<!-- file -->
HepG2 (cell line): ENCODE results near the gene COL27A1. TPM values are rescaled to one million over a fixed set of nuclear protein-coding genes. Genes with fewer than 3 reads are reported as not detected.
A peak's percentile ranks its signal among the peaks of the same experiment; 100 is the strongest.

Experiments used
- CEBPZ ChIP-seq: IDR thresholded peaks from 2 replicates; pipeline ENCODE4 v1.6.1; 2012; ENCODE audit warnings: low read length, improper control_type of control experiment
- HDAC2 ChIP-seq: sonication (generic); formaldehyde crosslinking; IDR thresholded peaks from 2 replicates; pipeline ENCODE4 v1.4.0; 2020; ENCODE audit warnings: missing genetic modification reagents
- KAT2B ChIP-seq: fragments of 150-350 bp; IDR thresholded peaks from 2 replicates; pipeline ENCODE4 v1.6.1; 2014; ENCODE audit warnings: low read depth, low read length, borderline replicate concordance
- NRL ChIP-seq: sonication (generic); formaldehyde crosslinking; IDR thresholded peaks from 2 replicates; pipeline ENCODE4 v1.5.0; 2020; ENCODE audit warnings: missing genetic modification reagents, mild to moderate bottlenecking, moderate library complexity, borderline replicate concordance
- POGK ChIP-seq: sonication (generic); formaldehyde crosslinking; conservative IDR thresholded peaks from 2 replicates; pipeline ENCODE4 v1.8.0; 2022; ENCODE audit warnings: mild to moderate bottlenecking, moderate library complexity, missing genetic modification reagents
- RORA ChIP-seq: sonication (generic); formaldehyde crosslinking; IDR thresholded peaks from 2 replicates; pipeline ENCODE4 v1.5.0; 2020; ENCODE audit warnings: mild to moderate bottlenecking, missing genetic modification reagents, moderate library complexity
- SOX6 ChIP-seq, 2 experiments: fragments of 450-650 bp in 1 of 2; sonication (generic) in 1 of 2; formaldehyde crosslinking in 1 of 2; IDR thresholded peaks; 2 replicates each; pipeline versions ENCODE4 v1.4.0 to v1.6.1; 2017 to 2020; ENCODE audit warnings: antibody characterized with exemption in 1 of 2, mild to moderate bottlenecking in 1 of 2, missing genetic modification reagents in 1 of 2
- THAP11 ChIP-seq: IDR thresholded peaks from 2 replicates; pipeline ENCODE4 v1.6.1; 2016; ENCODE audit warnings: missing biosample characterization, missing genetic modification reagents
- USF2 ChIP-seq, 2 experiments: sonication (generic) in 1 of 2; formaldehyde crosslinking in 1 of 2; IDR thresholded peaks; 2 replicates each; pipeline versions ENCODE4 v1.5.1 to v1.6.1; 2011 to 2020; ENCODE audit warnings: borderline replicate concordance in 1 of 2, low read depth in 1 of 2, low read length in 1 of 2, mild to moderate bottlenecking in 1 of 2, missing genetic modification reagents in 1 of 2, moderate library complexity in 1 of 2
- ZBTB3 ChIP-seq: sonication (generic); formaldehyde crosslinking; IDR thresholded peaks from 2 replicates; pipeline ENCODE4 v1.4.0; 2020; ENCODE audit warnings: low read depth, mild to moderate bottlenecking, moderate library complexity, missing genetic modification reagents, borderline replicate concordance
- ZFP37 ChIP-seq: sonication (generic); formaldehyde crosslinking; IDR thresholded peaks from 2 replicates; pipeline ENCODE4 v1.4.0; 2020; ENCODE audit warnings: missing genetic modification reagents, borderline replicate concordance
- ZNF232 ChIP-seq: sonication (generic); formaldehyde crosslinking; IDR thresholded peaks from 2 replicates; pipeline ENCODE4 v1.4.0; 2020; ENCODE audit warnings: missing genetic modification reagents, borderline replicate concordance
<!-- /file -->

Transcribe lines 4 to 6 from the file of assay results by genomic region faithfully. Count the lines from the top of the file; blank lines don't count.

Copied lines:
- CEBPZ ChIP-seq: IDR thresholded peaks from 2 replicates; pipeline ENCODE4 v1.6.1; 2012; ENCODE audit warnings: low read length, improper control_type of control experiment
- HDAC2 ChIP-seq: sonication (generic); formaldehyde crosslinking; IDR thresholded peaks from 2 replicates; pipeline ENCODE4 v1.4.0; 2020; ENCODE audit warnings: missing genetic modification reagents
- KAT2B ChIP-seq: fragments of 150-350 bp; IDR thresholded peaks from 2 replicates; pipeline ENCODE4 v1.6.1; 2014; ENCODE audit warnings: low read depth, low read length, borderline replicate concordance